Cautionary Tales from TV Land

Part 1: “The Ben Stiller Show”

The history of television is replete with stories of good shows that went nowhere. Sometimes this is because network executives don’t give the show enough time or support; other times, it’s because established competitors in the same time slot keep the potential audience from noticing the newcomer. Sometimes advertisers don’t see the point of continuing to sponsor a wobbly program; sometimes staffing changes at the network doom a show that a former executive had nurtured.

And sometimes all of these things happen together. Case in point: “The Ben Stiller Show.” It was one of those wonderful concentrations of talent that happen rarely and are seized upon even more rarely. All four of its cast members — Ben Stiller, Andy Dick, Janeane Garofalo and Bob Odenkirk — have since done excellent work (and received a great deal of critical acclaim) in television, film and standup comedy. The same holds true of many of its writers, most notably David Cross, who (among other projects) collaborated with Odenkirk for several years to produce, write, and act in “Mr. Show” for HBO. Writer/producer Judd Apatow has worked on critical favorites such as “The Larry Sanders Show,” “The Critic” and “Freaks and Geeks.”

These talented writers and actors had excellent chemistry and created 13 clever, funny half-hours of television. Unfortunately, this wasn’t enough to keep it from being canceled after half a season. The recently released complete two-DVD set of “The Ben Stiller Show,” however, helps prevent it from sinking into obscurity, as well as giving some insight into what went wrong. The DVD’s plentiful extras (most notably the commentary tracks on eight of the episodes) help clear up just exactly what doomed the show, as well as celebrating what they were able to accomplish during its short life.

“The Ben Stiller Show” premiered in 1992 after two years of pre-production. Stiller had made a maskeshift version of the show for MTV in 1990, and he and Apatow eventually convinced executives at HBO to take on a similar project. If it had stayed there, it might have had a longer run. But HBO was interested in expanding into production for other networks, so the show was eventually sold to Fox. As luck would have it, the executives who had bought the show had been replaced by the time the program finally made it to air, and the new crew had little interest in Stiller. It was initially scheduled outside prime time, competing against “60 Minutes” (at the time, the highest-rated program on Sunday nights). After several weeks near the bottom of the ratings, it was moved to a Time Slot of Death (Sunday at 10:30 p.m.), and finally canceled after only 12 episodes had aired. (The 13th episode didn’t air until Comedy Central reran all of the episodes late in the ’90s.)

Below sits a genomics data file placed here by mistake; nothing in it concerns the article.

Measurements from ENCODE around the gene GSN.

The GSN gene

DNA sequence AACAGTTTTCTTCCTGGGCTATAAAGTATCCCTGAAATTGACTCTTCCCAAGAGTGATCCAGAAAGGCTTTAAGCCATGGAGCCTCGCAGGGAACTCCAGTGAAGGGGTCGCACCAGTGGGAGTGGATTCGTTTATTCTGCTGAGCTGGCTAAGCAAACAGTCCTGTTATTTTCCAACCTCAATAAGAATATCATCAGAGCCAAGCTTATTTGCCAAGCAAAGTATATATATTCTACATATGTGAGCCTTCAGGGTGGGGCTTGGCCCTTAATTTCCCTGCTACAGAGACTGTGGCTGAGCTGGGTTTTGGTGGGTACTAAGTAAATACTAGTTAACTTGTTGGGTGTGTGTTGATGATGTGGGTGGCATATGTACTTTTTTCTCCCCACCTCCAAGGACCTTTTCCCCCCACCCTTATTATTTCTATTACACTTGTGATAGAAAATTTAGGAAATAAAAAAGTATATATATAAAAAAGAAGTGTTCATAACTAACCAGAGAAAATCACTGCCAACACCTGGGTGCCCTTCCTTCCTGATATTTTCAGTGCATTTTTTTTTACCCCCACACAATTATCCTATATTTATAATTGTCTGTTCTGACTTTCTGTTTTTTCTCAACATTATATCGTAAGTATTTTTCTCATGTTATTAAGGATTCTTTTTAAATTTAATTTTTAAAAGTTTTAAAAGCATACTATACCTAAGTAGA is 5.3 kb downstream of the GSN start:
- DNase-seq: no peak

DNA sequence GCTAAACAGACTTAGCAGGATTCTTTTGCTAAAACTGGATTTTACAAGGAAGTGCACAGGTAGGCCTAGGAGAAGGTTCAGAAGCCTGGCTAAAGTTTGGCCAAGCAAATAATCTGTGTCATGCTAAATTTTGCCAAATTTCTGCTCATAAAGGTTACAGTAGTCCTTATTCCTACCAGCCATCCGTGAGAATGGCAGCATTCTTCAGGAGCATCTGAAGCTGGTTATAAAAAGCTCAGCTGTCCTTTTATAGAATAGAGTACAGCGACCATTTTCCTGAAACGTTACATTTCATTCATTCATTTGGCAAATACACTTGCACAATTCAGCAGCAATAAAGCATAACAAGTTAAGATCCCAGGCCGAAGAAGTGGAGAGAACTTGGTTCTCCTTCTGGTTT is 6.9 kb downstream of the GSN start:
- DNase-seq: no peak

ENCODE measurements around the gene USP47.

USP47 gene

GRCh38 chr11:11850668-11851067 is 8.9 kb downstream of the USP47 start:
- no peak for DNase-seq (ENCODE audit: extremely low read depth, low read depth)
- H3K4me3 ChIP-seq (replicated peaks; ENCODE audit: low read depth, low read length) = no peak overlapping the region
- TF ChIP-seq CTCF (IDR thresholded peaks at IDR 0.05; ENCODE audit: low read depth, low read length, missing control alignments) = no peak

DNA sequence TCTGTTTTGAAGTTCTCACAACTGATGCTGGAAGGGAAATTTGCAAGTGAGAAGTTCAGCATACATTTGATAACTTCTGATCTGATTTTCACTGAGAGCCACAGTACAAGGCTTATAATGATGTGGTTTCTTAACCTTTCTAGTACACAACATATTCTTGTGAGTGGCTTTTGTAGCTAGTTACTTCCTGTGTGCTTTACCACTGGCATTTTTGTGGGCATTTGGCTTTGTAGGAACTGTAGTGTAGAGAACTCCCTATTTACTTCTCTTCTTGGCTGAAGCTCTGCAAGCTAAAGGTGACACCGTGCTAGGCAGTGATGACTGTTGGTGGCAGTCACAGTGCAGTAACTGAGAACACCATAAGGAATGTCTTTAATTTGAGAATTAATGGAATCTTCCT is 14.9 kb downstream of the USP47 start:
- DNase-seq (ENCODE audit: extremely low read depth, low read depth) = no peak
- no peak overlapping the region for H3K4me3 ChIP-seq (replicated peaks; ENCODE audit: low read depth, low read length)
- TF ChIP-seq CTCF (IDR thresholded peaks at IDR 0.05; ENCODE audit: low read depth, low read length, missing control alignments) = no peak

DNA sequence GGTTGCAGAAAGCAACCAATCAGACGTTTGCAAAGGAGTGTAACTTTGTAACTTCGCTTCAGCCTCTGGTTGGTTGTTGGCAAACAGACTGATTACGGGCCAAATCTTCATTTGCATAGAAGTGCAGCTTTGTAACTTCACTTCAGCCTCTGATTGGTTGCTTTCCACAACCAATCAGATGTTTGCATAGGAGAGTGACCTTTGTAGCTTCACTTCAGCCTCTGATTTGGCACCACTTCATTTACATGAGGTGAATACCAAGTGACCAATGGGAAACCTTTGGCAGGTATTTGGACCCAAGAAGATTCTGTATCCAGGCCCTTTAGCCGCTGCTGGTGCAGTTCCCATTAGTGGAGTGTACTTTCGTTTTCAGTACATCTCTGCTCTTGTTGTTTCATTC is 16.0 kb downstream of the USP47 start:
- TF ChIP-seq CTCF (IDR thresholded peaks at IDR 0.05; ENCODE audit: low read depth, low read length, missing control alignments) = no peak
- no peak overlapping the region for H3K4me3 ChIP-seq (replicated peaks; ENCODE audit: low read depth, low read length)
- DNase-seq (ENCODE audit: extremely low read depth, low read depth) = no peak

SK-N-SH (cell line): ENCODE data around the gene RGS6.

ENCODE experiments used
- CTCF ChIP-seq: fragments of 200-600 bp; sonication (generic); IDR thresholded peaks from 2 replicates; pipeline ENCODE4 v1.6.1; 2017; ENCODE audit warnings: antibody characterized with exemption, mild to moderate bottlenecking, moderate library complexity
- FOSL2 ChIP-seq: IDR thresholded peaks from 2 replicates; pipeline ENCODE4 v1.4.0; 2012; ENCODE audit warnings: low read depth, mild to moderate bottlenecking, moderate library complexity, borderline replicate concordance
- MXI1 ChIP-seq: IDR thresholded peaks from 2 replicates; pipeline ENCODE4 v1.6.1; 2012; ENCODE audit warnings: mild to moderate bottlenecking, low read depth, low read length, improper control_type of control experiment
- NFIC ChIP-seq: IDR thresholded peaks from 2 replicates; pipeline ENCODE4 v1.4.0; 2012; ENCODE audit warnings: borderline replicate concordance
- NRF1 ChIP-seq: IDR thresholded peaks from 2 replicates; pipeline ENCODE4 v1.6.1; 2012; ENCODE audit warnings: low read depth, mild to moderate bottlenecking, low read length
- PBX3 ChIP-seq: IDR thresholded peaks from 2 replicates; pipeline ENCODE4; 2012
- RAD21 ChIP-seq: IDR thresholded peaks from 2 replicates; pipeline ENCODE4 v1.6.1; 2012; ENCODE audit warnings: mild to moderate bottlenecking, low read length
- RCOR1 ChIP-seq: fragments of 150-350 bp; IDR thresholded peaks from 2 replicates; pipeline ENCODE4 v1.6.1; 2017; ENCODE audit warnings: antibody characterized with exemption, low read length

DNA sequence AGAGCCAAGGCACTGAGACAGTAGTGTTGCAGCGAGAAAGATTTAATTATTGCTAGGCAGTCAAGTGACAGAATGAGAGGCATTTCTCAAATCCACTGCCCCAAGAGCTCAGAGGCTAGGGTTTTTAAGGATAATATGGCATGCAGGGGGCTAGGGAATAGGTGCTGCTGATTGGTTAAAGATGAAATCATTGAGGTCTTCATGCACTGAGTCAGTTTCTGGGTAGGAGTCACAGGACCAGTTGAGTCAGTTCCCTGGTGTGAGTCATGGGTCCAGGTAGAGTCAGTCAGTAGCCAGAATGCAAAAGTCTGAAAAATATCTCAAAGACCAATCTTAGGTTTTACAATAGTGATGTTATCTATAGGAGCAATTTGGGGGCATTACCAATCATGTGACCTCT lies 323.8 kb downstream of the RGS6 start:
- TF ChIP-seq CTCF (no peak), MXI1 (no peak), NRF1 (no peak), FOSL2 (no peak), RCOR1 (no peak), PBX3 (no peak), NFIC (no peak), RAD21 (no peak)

Although this history shows up in bits and pieces on the commentary tracks, most of the commentary is devoted to talking about the episodes themselves and the cast and crew’s memories of the production. (The commentator list varies by episode, but Stiller is present for all of them, and the other cast members for most.) The quality of the commentary is above average compared to many other DVDs; the memories of the cast and crew are generally quite sharp and their analyses insightful. Other extras include a number of sketches that were (wisely) cut and some excellent outtakes that present the show’s good use of improvisation. (Garofalo has remarked both here and elsewhere that it was an unpleasant shock to discover that the show’s supportive, collaborative work environment was a rarity in the industry.)

At times, the commentators seem mystified by how some of their ideas succeeded. Take, for example, Episode 9’s Husbands and Wives parody, “Woody Allen’s Bride of Frankenstein.” While it plays, the writers list all the reasons why it shouldn’t work: a strange, obscurantist concept (famous movie monsters as Woody Allen characters); a premise that requires the viewer to have seen Husbands and Wives; and a downer ending. And yet it does work. Though I think that in this case the writers sell themselves short. 1992 had been the year of the great Soon-Yi scandal, and a lot of people had seen Husbands and Wives or were familiar with it because of reviews and news coverage. The concept was admittedly odd (and had in fact come about by accident), but fell into place quite nicely: Woody Allen could play the Mummy any day, and Sydney Pollack has an uncanny resemblance to Frankenstein (sorry, Frankenstein’s monster).

The fact that the writers were free to explore oddball ideas like this one, and others such as “Manson” (“Lassie” with Charles Manson in the dog’s role), is what helps keep it fresh today. Ironically, that artistic success may have resulted in part from the show’s commercial failure. The participants knew early on in its run that the show was almost certainly doomed (the source of quite a few jokes in the episodes), and this removed much of the pressure to conform to the usual standards of mediocrity. And although it is tempting to wonder what might have been, perhaps the best thing to do is simply to enjoy what they were able to produce.